When a /complex system falls out of balance, it will naturally try to find a new state of balance. Sometimes, the process of finding a new resting point causes a system to completely fall apart, like a falling jenga tower or a popped balloon. When a system falls out of balance and is destroyed as a result, this is what I mean when I say Collapse.
I am particularly interested in exploring Collapse from a social, political, and economic perspective, collectively understood as Societal Collapse or /civilizational collapse.
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Systems in Homeostasis
Let's start in an abstract sense. A /complex system is a set of components connected by relationships that create an entity that is greater than the sum of its parts. An example is the human body: there are a collection of organ systems connected by blood vessels, muscles, and neurons, and together they come together to form a living, breathing, thinking human being. None of the organs can do these things on their own, but together they become something greater than their sum.
In the real world, all complex systems are generally in some constant state of change. A healthy system is in a state called homeostasis, where its feedback loops are always pushing the system back towards an optimal state. In the case of the human body, this means it maintains a baseline internal temperature, digests and metabolizes food, and seeks shelter and rest, among other things.
This process of homeostasis allows a complex system to not be too rigid, being able to encounter challenges and bounce back from them. A human being might move across the country and start a new job, upending social routines, sleep schedules, and eating habits, and that person will then settle into a new normal, meeting new people and creating new routines, ultimately returning to a state resembling their life before the move.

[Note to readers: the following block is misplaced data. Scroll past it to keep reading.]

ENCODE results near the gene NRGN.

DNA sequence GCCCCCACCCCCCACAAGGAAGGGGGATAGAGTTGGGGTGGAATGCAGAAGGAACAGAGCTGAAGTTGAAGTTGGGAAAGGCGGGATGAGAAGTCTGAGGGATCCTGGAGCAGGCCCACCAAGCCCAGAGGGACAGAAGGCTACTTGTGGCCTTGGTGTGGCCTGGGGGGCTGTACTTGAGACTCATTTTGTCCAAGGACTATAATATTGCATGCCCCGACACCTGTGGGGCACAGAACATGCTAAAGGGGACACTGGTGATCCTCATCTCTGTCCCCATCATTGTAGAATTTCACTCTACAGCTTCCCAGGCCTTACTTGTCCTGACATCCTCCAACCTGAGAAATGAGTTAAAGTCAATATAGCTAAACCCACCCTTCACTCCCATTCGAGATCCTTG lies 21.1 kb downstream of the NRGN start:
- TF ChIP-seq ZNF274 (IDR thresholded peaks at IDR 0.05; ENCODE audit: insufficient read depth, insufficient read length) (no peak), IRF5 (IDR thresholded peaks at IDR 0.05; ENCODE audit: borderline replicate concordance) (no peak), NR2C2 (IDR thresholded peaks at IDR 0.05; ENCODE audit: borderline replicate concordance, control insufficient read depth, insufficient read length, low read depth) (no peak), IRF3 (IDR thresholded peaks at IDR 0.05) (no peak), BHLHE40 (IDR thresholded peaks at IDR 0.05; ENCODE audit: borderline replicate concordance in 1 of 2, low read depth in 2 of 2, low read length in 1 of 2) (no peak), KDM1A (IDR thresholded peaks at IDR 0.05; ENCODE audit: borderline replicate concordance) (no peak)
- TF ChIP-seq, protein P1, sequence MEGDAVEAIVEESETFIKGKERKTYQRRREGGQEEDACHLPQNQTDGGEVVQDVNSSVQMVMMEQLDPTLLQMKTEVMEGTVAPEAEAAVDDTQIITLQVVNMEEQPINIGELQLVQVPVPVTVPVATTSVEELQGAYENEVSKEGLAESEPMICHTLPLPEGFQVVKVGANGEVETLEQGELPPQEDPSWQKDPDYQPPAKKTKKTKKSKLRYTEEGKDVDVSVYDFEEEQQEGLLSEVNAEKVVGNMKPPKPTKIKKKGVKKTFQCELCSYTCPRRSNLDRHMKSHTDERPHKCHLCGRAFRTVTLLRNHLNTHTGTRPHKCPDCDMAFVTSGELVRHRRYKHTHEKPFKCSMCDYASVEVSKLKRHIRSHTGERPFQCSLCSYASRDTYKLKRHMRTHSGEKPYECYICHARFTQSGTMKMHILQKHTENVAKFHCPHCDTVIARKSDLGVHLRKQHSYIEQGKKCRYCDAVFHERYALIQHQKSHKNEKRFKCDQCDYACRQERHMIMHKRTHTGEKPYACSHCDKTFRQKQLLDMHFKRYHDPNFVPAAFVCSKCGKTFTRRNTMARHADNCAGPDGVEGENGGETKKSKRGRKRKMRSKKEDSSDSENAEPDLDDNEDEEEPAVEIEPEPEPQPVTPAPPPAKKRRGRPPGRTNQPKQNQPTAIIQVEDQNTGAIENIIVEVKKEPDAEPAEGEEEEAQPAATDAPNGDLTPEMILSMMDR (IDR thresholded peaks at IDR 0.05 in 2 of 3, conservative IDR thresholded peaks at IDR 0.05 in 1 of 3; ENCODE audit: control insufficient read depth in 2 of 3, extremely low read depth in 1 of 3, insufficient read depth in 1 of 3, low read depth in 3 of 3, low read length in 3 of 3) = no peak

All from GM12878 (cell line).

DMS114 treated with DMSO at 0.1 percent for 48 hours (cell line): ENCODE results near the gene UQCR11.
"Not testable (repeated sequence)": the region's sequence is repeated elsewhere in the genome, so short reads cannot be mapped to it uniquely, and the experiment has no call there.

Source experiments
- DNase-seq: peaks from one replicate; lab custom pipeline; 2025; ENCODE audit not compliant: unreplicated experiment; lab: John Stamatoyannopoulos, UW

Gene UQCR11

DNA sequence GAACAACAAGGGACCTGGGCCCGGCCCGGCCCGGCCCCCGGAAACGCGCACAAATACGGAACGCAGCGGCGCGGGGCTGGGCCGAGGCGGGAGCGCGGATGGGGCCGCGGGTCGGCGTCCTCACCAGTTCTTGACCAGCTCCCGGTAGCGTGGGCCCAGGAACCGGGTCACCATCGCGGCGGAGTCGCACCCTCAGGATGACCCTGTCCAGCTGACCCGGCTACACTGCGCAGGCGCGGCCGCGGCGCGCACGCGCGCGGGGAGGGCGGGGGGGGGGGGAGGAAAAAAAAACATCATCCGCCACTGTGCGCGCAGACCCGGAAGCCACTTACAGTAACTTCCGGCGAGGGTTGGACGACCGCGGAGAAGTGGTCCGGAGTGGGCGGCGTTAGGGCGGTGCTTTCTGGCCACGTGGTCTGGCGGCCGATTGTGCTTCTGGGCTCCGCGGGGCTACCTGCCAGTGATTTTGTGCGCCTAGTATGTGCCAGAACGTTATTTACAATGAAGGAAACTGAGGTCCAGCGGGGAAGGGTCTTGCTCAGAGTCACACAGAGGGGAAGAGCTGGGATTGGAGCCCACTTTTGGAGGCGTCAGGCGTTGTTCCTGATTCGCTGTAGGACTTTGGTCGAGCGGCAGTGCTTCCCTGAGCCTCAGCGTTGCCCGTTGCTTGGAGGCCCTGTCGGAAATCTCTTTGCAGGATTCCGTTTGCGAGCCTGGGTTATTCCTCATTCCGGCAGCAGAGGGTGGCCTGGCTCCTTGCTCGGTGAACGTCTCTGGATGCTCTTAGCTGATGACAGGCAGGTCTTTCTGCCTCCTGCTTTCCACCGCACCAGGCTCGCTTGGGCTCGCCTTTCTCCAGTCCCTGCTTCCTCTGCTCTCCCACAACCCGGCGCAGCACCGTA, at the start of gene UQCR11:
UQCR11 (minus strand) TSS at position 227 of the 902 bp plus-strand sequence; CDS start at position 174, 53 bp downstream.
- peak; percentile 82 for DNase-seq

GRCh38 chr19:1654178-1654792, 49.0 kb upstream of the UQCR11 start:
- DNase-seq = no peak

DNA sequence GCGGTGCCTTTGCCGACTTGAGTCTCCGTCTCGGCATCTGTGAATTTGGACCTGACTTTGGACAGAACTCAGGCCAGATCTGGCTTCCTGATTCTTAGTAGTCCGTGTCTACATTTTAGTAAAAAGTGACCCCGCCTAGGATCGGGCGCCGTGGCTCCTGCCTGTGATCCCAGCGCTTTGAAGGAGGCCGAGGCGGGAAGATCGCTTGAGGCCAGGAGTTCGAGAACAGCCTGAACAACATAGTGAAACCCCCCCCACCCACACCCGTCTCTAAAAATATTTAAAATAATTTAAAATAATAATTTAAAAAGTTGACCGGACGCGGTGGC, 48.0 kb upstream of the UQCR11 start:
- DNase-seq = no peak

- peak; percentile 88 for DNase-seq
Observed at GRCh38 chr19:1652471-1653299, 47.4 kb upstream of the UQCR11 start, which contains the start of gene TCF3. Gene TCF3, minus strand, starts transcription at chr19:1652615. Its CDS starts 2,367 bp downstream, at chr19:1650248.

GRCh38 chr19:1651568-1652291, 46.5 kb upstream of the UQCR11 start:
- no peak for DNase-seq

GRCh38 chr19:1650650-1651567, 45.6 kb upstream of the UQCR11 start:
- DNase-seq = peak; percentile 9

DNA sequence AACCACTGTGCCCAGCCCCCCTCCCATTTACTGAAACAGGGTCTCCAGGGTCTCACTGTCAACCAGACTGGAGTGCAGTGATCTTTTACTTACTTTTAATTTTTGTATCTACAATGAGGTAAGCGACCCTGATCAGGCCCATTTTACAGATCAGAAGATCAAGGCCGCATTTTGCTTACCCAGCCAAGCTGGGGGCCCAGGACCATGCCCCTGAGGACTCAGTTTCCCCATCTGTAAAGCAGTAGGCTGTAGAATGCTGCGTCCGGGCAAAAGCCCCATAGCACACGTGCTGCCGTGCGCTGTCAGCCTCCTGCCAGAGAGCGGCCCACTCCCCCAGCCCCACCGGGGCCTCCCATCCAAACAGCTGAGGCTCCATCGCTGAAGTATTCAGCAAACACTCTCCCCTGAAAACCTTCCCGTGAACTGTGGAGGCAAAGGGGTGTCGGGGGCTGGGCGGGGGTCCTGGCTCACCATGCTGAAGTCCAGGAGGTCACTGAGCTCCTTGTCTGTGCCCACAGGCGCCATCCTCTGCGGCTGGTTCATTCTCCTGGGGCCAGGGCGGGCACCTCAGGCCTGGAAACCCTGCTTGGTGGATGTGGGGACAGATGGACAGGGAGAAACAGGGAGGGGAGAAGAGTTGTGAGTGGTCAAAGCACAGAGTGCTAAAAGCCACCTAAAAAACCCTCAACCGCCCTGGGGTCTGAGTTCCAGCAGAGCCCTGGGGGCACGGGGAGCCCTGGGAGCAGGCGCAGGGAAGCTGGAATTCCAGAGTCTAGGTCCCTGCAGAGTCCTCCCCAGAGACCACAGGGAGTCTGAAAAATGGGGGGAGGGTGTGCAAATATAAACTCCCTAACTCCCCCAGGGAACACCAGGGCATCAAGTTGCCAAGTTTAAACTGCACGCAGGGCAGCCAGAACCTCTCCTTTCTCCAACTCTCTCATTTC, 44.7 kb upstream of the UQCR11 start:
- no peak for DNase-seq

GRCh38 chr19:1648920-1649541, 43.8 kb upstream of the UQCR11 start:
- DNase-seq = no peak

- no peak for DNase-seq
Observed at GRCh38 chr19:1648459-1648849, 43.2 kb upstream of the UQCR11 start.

Systems in Collapse
However, if a system is pushed too far outside of its homeostatic boundary, it may be unable to return back to its original optimal state. This will begin a series of chain reactions, where drastic and unpredictable changes in the system's structure may happen on its path towards finding a new resting place. In some cases, the new equilbrium state may end up being completely unrecognizable from the original system, to the point where you would say that the original system has ceased to exist.
This process of a system changing completely after irreversibly leaving its comfort zone is called Collapse. If that human moving across the country felt socially isolated and overwhelmed in their new job, which made it difficult to sleep, which then left them without energy to make friends, furnish their apartment, or get their eating habits in order, they could quickly spiral into collapse; in this case, depression, poor health, or worse.